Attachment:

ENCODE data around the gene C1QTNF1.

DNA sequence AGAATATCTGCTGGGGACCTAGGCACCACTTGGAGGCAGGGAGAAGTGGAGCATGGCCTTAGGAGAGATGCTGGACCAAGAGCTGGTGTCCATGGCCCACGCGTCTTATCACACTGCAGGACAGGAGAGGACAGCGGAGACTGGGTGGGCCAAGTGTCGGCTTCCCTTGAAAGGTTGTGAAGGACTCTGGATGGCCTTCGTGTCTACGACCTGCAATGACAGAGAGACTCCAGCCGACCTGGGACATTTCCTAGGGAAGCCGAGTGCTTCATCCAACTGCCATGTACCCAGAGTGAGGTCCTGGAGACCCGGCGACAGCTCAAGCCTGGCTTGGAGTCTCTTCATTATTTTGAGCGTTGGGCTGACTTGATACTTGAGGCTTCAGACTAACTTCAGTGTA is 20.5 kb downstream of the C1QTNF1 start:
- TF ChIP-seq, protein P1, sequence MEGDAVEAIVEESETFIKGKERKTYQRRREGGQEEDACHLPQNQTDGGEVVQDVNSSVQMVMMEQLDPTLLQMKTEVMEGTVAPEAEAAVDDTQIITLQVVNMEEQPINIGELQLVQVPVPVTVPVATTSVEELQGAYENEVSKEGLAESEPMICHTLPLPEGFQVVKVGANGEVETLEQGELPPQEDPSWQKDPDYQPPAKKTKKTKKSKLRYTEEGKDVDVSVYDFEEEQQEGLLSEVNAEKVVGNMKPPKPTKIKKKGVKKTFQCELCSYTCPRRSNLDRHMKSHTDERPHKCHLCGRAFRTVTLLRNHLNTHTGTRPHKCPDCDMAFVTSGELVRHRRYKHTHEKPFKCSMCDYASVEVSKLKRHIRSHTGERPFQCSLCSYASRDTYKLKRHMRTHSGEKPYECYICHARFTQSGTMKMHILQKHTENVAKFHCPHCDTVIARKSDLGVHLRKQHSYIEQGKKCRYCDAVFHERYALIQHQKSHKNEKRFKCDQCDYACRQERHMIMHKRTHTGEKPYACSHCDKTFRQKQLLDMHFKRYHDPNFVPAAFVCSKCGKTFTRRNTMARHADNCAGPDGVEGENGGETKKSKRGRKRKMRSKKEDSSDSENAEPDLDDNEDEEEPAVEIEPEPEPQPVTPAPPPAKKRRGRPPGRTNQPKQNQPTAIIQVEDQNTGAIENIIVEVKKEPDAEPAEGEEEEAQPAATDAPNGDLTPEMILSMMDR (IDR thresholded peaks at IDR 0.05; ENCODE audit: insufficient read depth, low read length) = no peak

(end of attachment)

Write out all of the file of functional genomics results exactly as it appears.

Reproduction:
ENCODE data around the gene C1QTNF1.

DNA sequence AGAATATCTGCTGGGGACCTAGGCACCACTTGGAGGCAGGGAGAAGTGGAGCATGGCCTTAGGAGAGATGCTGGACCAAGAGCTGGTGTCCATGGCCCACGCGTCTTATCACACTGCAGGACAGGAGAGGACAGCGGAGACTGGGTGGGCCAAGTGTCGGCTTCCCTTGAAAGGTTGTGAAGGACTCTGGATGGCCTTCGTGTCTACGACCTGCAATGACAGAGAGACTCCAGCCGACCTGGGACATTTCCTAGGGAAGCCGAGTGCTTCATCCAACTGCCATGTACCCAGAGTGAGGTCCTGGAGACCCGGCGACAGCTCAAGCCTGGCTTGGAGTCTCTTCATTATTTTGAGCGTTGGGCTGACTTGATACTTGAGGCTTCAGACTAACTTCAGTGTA is 20.5 kb downstream of the C1QTNF1 start:
- TF ChIP-seq, protein P1, sequence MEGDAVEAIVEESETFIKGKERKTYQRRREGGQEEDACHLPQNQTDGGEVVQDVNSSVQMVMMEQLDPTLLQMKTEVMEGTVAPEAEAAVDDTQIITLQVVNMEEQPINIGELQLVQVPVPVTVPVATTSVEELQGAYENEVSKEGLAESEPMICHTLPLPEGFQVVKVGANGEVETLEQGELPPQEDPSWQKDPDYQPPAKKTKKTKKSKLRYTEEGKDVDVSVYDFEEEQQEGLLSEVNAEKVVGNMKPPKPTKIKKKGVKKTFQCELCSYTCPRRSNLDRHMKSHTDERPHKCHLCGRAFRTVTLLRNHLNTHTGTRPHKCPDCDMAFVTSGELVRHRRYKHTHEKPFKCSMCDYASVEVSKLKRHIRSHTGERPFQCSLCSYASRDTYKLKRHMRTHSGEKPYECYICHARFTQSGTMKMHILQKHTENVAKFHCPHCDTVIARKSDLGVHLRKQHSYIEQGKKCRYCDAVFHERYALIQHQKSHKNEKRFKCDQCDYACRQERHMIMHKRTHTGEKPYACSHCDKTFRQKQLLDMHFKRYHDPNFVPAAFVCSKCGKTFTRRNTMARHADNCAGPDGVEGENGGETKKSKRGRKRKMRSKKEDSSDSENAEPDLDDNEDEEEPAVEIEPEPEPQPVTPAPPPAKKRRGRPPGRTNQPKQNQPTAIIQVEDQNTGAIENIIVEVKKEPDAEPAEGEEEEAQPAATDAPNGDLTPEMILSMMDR (IDR thresholded peaks at IDR 0.05; ENCODE audit: insufficient read depth, low read length) = no peak